Upon physical examination, it was noted that the patient’s vital signs were stable, and her overall condition was good. She had vesiculobullous rashes with an erythematous base on her arms and verrucous, hyperkeratotic papules and plaques on her legs, all consistent with the course of Blaschko’s lines. Upon the mother’s physical examination, hypopigmented lesions on the skin were noted (Fig. 1).

Fig. 1
figure 1

Pictures of the patient and patients’ mother. A vesiculobullous rashes with an erythematous base on the arm of the patient, B verrucous, hyperkeratotic papules and plaques on the leg of the patient, C hypopigmented skin lesions of the mother

Based on the patient’s clinical features, IP was suspected and blood samples from the patient, the mother, the father, and the maternal grandmother were taken for molecular genetic testing. An informed consent was received from the family. DNA analysis of the patient’s sample revealed an AA deletion at 172–173 in IKBKG, which caused an Asn > Ser change. The same mutation was also detected in the mother and the maternal grandmother (Fig. 2).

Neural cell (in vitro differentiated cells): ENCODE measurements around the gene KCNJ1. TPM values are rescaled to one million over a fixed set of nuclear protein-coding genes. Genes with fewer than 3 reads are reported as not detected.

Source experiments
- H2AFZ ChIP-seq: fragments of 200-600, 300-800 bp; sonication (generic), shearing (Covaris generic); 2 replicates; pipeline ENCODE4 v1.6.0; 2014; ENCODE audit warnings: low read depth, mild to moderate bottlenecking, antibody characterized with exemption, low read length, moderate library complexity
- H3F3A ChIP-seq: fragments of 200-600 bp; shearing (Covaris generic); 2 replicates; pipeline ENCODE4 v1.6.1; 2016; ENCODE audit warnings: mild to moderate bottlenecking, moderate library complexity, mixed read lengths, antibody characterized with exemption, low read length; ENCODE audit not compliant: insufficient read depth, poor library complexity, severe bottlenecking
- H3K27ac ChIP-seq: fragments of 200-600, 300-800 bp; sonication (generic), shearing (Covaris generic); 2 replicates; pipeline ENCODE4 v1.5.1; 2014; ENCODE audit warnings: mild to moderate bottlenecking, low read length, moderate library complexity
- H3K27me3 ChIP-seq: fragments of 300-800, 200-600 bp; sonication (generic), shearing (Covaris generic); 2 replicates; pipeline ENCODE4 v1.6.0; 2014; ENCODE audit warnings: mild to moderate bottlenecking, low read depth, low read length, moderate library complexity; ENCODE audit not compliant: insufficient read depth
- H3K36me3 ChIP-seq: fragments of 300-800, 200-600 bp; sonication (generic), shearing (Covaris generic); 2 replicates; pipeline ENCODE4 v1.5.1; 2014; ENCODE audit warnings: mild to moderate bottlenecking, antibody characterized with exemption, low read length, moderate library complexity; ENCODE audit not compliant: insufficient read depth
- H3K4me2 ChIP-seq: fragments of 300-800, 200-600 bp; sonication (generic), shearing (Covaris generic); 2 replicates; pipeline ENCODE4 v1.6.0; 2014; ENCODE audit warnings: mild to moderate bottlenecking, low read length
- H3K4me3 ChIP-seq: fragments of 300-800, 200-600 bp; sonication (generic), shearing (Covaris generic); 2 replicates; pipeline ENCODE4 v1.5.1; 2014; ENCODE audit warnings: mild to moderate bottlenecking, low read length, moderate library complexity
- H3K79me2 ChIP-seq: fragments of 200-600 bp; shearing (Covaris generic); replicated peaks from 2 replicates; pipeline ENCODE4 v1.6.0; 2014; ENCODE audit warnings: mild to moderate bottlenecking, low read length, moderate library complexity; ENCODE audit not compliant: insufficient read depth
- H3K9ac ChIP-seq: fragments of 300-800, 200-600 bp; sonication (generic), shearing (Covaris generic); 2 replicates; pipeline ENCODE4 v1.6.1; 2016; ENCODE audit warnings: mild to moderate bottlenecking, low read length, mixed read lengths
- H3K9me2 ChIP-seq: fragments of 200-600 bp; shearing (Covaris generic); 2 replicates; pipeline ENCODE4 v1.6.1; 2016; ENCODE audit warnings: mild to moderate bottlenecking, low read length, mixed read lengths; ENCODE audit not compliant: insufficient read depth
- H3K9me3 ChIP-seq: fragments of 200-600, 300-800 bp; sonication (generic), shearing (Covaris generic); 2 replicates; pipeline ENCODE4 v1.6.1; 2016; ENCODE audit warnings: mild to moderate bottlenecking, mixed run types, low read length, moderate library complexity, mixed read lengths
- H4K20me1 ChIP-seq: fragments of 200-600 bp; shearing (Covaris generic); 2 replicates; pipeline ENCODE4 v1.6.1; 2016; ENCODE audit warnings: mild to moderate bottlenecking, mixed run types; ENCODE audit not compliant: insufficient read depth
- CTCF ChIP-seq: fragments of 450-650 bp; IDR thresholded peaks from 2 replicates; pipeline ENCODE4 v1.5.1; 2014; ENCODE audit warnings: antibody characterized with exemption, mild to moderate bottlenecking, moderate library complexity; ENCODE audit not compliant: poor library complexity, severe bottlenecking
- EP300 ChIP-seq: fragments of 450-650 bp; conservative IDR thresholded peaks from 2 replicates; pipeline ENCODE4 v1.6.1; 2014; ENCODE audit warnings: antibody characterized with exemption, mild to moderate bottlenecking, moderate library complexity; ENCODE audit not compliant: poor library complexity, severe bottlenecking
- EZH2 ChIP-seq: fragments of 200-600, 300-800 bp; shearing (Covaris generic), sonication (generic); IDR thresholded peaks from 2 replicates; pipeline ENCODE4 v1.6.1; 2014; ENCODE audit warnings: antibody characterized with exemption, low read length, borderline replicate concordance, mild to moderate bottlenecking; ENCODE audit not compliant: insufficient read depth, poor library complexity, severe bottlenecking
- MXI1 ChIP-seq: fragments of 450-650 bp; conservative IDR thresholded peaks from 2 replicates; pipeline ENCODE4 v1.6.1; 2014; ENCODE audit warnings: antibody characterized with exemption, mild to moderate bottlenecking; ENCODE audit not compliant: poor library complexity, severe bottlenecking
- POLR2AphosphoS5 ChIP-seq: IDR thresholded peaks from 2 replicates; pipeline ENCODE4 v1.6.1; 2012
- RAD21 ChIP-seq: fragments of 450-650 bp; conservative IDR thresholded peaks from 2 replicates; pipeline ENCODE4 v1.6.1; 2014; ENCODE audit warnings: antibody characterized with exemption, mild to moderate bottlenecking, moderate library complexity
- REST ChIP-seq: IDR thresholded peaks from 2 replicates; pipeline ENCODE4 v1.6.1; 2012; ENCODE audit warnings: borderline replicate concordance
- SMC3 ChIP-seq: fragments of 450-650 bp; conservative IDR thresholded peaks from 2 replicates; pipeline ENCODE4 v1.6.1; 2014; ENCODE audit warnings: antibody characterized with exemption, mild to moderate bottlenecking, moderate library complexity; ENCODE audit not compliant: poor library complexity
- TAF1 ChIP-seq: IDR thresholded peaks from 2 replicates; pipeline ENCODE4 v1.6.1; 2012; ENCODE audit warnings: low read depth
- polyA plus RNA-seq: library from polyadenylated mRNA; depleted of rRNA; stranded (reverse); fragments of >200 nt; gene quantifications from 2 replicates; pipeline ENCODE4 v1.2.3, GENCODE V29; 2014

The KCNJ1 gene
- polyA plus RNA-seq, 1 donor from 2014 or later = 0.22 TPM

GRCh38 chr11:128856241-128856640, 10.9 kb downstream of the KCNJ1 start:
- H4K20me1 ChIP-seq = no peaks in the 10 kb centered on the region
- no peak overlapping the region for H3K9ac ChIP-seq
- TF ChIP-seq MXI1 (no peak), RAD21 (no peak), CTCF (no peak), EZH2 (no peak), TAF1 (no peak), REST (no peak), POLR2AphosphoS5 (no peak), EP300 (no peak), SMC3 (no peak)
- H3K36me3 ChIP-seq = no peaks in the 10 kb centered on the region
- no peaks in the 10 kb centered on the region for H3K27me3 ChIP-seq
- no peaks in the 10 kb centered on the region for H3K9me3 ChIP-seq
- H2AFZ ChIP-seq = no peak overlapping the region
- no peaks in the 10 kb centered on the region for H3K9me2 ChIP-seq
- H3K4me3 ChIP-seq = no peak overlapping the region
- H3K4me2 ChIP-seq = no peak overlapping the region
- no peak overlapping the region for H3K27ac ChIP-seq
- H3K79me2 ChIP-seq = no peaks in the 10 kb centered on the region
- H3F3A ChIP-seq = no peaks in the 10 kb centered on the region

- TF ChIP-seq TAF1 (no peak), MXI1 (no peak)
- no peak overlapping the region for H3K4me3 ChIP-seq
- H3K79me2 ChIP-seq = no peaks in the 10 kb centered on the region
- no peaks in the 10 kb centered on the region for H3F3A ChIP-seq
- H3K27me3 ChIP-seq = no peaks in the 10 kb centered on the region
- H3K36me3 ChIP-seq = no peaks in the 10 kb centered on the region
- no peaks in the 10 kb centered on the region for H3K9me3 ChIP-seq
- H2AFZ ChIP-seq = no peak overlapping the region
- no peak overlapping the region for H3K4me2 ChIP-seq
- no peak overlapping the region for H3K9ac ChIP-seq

Fig. 2
figure 2

Representation of electropherograms and pedigree of the family S318. A Pedigree and segregation of the IKBKG variant in the family. B Shows electropherograms of the p. Q59Rfs*78 variant. Het: heterozygous mutant, WT: wild type

After the diagnosis of IP was confirmed, the patient was followed up for additional systemic involvements. During her ocular examination at age 12 months, bilateral peripheric avascular areas and a fibrotic membrane in the right optic nerve were observed. Laser therapy was done to the avascular areas. The patient was later operated on at age 26 months, due to the growth of the fibrotic membrane in her right eye. Hairs were sparse. Nail dystrophia and hyperpigmented lesions on the skin developed later (Fig. 3). Dentition occurred at age 11 months and 15 teeth came out till age 4 (Fig. 3). Neuroimaging studies [Magnetic resonance imaging (MRI)] were conducted for possible central nervous system anomalies; none were reported nor have developed later.

Fig. 3
figure 3

Picture of the patient. A. Hyperpigmented lesions on legs, B. Cone-shaped teeth and partial anodontia

Discussion

IP, with an estimated birth prevalence of 1–9/1,000,000 (http://www.orpha.net/orphacom), is an X-linked dominant disease [6]. Because males lack a compensatory healthy X chromosome, the common deletion of IKBKG is lethal in males and the resulting disease form is mainly seen in females.